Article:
A study by the Massachusetts Institute of Technology (MIT) has found that, contrary to popular belief, bitcoin is not the payment of choice for students.
In 2014, two MIT students, Jeremy Rubin and Dan Elitzer, raised $500,000 and started the MIT Bitcoin Project. For every undergraduate student that signed up to the project they were provided with $100 worth of bitcoin.
The goal of the project was to establish an ‘ecosystem for digital currencies at MIT.’
When the project started bitcoin was one of the most popular topics, attracting a positive number of students to take part.
Throughout the project, over 3,100 students were part of it. However, within the first month, 40 percent of the students involved had traded their bitcoins in for money. After two years, that number had dropped significantly with only 14 percent of students still utilizing the digital currency to shop, trade, and send overseas.
Speaking to the Boston Globe, Christian Catalini, an MIT assistant professor who oversaw the experiment said that the remaining students involved were holding on to their bitcoins in the hope that its value would increase.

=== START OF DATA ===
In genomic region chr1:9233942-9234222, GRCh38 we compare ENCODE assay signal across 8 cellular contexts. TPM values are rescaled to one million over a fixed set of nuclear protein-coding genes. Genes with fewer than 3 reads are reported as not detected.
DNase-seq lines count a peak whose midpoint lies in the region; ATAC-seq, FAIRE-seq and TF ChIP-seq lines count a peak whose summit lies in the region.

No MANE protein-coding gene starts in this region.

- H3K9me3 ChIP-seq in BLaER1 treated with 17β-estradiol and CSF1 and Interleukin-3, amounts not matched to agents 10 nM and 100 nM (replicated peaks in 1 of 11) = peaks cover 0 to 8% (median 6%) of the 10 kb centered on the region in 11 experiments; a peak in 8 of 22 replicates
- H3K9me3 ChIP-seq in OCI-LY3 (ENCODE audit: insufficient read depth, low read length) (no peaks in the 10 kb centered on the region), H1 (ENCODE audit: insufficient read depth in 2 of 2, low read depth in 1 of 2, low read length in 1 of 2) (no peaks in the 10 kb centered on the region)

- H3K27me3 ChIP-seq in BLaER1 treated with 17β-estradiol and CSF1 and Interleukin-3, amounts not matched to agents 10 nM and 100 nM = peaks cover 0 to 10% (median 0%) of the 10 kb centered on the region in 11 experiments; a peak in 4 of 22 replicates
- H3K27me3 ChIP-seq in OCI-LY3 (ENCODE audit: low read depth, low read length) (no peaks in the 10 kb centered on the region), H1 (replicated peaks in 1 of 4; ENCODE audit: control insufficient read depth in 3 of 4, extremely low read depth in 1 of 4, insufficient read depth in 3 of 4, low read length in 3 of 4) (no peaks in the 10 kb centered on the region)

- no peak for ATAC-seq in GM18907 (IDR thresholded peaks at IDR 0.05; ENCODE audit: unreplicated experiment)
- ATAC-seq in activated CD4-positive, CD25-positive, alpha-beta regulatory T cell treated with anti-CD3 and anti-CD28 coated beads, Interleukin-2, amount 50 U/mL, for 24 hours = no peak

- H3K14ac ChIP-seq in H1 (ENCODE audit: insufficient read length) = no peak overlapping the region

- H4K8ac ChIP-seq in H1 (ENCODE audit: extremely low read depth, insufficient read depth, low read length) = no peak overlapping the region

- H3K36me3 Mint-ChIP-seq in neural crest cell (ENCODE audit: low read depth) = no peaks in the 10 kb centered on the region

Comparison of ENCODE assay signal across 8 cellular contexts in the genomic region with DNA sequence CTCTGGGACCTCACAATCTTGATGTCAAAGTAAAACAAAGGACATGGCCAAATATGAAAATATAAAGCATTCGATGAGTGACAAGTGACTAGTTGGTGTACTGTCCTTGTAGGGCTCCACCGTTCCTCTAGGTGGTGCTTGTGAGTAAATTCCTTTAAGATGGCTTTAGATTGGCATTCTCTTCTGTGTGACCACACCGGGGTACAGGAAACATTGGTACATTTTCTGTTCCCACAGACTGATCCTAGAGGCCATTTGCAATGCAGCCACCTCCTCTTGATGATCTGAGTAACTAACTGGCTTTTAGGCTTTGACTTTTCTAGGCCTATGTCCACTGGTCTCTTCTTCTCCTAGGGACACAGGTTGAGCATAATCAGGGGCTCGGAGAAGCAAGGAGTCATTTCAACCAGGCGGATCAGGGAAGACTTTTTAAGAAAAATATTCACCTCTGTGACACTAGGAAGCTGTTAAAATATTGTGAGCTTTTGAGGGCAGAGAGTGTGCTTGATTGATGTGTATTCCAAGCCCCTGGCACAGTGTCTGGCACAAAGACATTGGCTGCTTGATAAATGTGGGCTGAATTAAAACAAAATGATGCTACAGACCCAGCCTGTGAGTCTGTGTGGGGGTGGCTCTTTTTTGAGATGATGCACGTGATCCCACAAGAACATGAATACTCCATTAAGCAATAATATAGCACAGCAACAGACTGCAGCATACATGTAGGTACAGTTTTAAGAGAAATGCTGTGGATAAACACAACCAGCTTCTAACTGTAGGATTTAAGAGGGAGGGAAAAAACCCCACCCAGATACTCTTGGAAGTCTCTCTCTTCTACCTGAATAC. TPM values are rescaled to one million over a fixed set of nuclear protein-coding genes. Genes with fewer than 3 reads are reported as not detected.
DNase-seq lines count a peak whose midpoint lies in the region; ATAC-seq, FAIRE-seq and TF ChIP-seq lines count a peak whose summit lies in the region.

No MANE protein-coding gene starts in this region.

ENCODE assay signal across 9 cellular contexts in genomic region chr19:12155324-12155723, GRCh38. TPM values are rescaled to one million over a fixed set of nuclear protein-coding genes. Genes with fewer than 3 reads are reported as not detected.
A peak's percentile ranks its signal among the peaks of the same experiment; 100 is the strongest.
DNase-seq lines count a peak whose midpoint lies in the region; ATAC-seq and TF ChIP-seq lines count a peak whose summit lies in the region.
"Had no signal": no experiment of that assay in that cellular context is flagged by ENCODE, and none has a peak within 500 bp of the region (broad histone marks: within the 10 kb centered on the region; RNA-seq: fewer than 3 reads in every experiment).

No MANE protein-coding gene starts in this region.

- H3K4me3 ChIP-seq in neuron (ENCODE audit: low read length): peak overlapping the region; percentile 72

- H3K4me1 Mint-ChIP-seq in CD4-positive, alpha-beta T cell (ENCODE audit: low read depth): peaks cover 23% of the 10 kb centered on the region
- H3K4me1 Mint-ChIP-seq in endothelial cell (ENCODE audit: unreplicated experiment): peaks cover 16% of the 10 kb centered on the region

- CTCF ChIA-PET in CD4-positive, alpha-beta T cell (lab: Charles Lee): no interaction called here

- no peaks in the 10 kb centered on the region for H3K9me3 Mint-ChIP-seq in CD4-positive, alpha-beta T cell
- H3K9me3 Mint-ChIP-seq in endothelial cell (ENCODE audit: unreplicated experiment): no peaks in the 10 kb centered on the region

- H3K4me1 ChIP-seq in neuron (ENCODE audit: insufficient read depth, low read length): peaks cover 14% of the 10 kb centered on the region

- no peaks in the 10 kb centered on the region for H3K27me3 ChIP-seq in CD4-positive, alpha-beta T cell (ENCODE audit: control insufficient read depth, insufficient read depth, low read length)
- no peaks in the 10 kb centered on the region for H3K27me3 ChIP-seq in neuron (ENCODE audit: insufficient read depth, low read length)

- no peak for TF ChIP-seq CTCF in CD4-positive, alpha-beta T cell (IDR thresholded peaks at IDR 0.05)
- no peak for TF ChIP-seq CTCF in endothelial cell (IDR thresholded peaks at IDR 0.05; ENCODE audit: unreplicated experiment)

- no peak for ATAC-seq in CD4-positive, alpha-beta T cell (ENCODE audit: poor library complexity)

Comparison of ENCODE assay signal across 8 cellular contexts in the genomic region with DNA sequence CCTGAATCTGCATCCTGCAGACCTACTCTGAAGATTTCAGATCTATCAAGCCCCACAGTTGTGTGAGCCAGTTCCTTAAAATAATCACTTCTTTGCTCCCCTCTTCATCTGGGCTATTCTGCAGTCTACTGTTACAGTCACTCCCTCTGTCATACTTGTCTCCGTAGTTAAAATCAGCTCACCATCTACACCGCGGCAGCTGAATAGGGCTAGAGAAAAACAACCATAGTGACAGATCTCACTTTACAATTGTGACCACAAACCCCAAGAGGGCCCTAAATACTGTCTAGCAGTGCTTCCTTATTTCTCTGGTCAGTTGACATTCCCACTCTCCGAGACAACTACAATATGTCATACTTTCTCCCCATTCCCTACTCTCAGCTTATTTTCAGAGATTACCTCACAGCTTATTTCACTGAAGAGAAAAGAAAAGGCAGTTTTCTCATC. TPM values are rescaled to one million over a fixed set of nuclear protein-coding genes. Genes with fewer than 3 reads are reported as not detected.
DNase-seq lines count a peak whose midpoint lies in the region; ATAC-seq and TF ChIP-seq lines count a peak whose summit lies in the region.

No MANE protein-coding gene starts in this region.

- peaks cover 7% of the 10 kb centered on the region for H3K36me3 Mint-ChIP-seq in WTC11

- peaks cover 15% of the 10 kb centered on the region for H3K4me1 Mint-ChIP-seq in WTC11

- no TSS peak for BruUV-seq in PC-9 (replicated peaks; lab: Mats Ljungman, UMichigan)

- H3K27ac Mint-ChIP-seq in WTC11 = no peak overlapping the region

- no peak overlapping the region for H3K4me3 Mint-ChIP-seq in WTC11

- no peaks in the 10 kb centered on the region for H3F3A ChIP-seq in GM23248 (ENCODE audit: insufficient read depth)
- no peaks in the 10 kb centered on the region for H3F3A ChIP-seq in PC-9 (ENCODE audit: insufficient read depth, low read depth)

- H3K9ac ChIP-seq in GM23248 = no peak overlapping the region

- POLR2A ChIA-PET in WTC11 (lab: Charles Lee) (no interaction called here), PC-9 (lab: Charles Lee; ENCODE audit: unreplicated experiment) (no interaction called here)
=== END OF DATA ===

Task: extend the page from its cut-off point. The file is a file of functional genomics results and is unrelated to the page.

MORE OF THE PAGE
One factor that saw a significant drop in the number of students using bitcoin as payment was down to the fact that the stores located around the campus weren’t very accepting of bitcoin. As a result, most of the students opted to pay with cards and cash instead.
While bitcoin hasn’t caught on at MIT, the bitcoin project has provided plenty of data as to how consumers adopt and employ a new technology, according to Catalina.
Since its introduction, the use of bitcoin has received mixed reviews from a number of companies and people. However, it has remained steadfast, gaining popularity over the years.
It hasn’t been easy, though, for the digital currency in its journey for acceptance.
While the New York Department of Financial Services issued its first BitLicense, permitting services to be offered involving digital currencies in the state, some Russian lawmakers have been attempting to get bitcoin outlawed.
A Florida judge ruled earlier this year that bitcoin isn’t money, while U.S. district judge in New York has found that bitcoin is money in a criminal case that involved a man operating an unlicensed bitcoin exchange.
Of course, these are just a few instances where the use of bitcoin has been brought into question. However, it remains to be seen whether or not the digital currency will be the payment of choice in the future as it continues on its path of acceptance.
Featured image of MIT Chapel from iStock/gnagel. Image from Shutterstock.
Last modified: July 2, 2020 8:20 PM UTC